Please use this identifier to cite or link to this item: http://hdl.handle.net/10497/24019
Title: 
Authors: 
Keywords: 
Physical literacy
Sit-stand desk
Physical activity
Sleep
Cognitive function
Issue Date: 
2022
Citation: 
Li, M. H., Rudd, J., Chow, J. Y., Sit, C. H. P., Wong, S. H. S., & Sum, R. K. W. (2022). A randomized controlled trial of a blended physical literacy intervention to support physical activity and health of primary school children. Sports Medicine - Open, 8(1), Article 55. https://doi.org/10.1186/s40798-022-00448-5
Journal: 
Sports Medicine - Open
Abstract: 
Background
The concept of physical literacy (PL) has been advocated as the need to create environments fostering sustainable engagement in PA. This study adopted ecological approach to evaluate the effectiveness of a blended PL intervention embedded into the school day to support children’s PA and health.

Method
Designed as a three-arm randomized controlled trial, a total of 79 participants (59.5% girls) were randomly assigned to: the “Quantity + Quality” blended PL group combining sit–stand desks and play-based recess (SSPlay), the “Quality” group with play-based recess only (Play) or the control group. The intervention lasted for 13 weeks, and all the variables were collected at baseline, post-intervention and 3-month follow-up.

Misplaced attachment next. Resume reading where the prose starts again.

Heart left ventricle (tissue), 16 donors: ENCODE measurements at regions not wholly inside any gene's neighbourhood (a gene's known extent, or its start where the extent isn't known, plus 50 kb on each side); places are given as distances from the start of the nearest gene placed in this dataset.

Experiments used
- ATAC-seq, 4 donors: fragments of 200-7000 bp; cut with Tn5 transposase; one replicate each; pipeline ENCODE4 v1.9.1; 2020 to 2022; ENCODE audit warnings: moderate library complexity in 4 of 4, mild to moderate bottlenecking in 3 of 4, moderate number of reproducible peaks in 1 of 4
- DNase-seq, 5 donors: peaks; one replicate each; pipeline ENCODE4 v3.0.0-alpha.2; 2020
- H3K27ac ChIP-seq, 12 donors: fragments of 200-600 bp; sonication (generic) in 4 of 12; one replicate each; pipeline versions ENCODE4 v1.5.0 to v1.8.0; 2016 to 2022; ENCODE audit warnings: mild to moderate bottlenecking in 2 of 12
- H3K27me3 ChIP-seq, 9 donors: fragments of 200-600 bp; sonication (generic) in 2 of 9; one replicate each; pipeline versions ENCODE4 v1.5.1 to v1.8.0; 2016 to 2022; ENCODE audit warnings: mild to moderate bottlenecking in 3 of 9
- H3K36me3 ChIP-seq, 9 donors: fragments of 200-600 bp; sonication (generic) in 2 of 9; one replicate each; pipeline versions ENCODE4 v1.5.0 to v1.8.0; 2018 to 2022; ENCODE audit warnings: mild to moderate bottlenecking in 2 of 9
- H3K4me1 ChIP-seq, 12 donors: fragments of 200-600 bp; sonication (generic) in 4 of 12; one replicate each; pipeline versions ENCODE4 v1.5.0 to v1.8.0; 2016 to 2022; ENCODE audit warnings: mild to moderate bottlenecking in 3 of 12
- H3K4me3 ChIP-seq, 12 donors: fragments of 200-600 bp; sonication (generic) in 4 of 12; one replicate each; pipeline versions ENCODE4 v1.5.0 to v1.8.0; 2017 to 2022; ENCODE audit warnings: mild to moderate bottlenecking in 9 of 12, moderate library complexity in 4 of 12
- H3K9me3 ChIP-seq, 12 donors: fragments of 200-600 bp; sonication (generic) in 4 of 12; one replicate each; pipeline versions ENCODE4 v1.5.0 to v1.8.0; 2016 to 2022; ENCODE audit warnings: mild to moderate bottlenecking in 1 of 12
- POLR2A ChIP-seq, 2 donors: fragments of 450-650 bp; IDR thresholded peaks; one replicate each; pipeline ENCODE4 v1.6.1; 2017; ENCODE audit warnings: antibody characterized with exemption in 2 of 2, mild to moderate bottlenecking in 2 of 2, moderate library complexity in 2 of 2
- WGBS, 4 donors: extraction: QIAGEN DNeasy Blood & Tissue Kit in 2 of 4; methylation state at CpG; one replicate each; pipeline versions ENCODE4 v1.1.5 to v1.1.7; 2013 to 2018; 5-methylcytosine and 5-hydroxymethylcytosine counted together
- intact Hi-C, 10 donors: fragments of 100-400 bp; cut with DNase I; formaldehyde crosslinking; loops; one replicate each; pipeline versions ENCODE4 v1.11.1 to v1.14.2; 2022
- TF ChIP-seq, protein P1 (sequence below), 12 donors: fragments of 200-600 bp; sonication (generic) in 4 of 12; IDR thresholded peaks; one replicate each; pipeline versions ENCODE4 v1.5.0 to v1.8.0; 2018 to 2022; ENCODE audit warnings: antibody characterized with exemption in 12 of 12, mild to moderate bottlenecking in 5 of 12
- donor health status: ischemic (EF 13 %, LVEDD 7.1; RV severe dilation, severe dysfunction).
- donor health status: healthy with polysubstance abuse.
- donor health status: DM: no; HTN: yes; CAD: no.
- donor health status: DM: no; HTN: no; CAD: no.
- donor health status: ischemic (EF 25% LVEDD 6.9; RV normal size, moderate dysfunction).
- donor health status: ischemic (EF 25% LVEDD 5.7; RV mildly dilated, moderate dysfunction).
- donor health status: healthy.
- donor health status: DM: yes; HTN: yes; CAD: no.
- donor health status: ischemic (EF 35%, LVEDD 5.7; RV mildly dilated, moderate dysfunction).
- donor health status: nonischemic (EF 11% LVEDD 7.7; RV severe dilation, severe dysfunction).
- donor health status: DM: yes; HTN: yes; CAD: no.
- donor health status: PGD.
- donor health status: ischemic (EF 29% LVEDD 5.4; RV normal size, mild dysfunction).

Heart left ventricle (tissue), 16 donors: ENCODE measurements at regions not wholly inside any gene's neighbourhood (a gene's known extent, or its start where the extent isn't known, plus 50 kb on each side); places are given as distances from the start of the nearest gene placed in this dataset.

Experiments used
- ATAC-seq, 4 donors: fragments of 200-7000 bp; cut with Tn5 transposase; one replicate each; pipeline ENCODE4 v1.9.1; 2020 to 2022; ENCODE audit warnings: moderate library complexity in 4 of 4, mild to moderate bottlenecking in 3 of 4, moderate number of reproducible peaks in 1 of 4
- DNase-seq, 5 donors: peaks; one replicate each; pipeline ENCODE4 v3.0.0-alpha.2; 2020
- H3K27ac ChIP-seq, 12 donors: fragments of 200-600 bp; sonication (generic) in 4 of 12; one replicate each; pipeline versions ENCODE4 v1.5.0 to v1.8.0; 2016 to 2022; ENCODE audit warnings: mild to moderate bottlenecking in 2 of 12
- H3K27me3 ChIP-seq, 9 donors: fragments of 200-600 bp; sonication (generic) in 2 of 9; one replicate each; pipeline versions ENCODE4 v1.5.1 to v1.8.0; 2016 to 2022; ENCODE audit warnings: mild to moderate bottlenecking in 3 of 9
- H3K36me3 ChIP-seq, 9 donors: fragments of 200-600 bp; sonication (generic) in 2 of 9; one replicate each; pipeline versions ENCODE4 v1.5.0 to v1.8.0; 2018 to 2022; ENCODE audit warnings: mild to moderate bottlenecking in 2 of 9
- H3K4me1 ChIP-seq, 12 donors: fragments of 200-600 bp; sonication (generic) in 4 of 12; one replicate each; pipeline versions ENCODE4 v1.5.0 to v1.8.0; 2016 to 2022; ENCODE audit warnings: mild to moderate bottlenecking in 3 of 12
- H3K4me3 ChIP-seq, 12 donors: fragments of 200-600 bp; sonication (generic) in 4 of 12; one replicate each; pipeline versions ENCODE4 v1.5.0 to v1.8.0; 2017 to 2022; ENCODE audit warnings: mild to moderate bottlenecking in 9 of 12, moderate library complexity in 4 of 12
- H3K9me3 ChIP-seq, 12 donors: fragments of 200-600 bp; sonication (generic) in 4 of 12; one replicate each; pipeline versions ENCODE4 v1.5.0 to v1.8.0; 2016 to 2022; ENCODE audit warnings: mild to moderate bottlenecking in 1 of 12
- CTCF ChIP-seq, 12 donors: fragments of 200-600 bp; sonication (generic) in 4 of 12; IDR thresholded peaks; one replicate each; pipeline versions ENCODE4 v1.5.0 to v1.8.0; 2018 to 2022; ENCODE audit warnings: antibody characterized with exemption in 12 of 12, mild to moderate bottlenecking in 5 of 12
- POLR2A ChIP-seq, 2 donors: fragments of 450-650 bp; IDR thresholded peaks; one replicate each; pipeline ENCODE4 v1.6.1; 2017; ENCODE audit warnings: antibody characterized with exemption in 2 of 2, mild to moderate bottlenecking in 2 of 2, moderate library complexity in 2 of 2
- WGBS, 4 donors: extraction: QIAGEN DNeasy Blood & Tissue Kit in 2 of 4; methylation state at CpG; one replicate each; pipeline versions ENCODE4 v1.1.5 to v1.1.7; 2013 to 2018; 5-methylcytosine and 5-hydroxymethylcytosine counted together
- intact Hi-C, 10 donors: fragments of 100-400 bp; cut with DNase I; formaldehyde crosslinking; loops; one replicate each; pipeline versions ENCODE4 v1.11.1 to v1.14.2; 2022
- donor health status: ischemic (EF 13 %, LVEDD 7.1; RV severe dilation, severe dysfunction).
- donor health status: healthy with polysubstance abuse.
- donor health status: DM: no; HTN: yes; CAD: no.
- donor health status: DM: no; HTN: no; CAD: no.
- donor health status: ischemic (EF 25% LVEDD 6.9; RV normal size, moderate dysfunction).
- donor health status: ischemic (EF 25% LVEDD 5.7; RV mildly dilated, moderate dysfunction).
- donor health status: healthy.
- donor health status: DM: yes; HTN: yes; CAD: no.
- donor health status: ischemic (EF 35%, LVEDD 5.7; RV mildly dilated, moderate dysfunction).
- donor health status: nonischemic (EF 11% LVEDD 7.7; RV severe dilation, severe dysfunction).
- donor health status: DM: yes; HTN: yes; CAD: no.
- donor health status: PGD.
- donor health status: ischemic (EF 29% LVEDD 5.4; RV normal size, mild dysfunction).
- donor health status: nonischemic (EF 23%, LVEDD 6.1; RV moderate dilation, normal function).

Results
SSPlay and Play group significantly improved on two of the embodied PL domains, Physical Competence (− 2.96 vs − 5.15, p < 0.05) and Knowledge and Understanding (− 2.35 vs − 2.00, p < 0.05), total errors of cognitive flexibility (24.00 vs 12.92, p < 0.05), and this difference was maintained at follow-up (p < 0.05). Whilst there was no interaction effect between groups, and time effects were found for PA and planning from baseline to post-intervention.

Conclusion
This was the first to adopt an ecological approach as an innovative strategy to provide the emergence of PA for children in Hong Kong. The blended intervention design that embedded both quantity and quality of PA into children’s school day has shown promise in supporting children’s all round development. PL intervention where environments are designed to increase the “Quantity + Quality” of children’s everyday interactions has led to improvements in PA and health outcomes, which may provide insights for future studies to adopt cost-friendly and feasible measures for promoting children’s PA in the school settings.
Description: 
The open access publication is available at: https://doi.org/10.1186/s40798-022-00448-5
URI: 
ISSN: 
2199-1170 (print)
2198-9761 (online)
DOI: 
Grant ID: 
EDU 2019-052
Funding Agency: 
Chinese University of Hong Kong
File Permission: 
None
File Availability: 
No file
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